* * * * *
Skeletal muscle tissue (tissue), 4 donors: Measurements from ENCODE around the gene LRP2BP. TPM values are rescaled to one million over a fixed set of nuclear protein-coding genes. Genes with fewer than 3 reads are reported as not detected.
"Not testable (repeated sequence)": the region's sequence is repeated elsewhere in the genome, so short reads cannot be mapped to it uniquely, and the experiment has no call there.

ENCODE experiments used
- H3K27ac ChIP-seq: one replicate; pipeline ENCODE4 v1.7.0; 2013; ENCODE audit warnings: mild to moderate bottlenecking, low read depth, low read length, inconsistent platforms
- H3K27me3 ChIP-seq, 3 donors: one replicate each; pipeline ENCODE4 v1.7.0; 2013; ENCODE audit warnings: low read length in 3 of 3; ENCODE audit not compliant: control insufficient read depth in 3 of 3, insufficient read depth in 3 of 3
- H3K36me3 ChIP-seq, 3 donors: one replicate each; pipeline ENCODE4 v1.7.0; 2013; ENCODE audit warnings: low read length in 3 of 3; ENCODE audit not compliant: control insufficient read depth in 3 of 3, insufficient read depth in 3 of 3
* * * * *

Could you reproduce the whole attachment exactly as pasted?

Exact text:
Skeletal muscle tissue (tissue), 4 donors: Measurements from ENCODE around the gene LRP2BP. TPM values are rescaled to one million over a fixed set of nuclear protein-coding genes. Genes with fewer than 3 reads are reported as not detected.
"Not testable (repeated sequence)": the region's sequence is repeated elsewhere in the genome, so short reads cannot be mapped to it uniquely, and the experiment has no call there.

ENCODE experiments used
- H3K27ac ChIP-seq: one replicate; pipeline ENCODE4 v1.7.0; 2013; ENCODE audit warnings: mild to moderate bottlenecking, low read depth, low read length, inconsistent platforms
- H3K27me3 ChIP-seq, 3 donors: one replicate each; pipeline ENCODE4 v1.7.0; 2013; ENCODE audit warnings: low read length in 3 of 3; ENCODE audit not compliant: control insufficient read depth in 3 of 3, insufficient read depth in 3 of 3
- H3K36me3 ChIP-seq, 3 donors: one replicate each; pipeline ENCODE4 v1.7.0; 2013; ENCODE audit warnings: low read length in 3 of 3; ENCODE audit not compliant: control insufficient read depth in 3 of 3, insufficient read depth in 3 of 3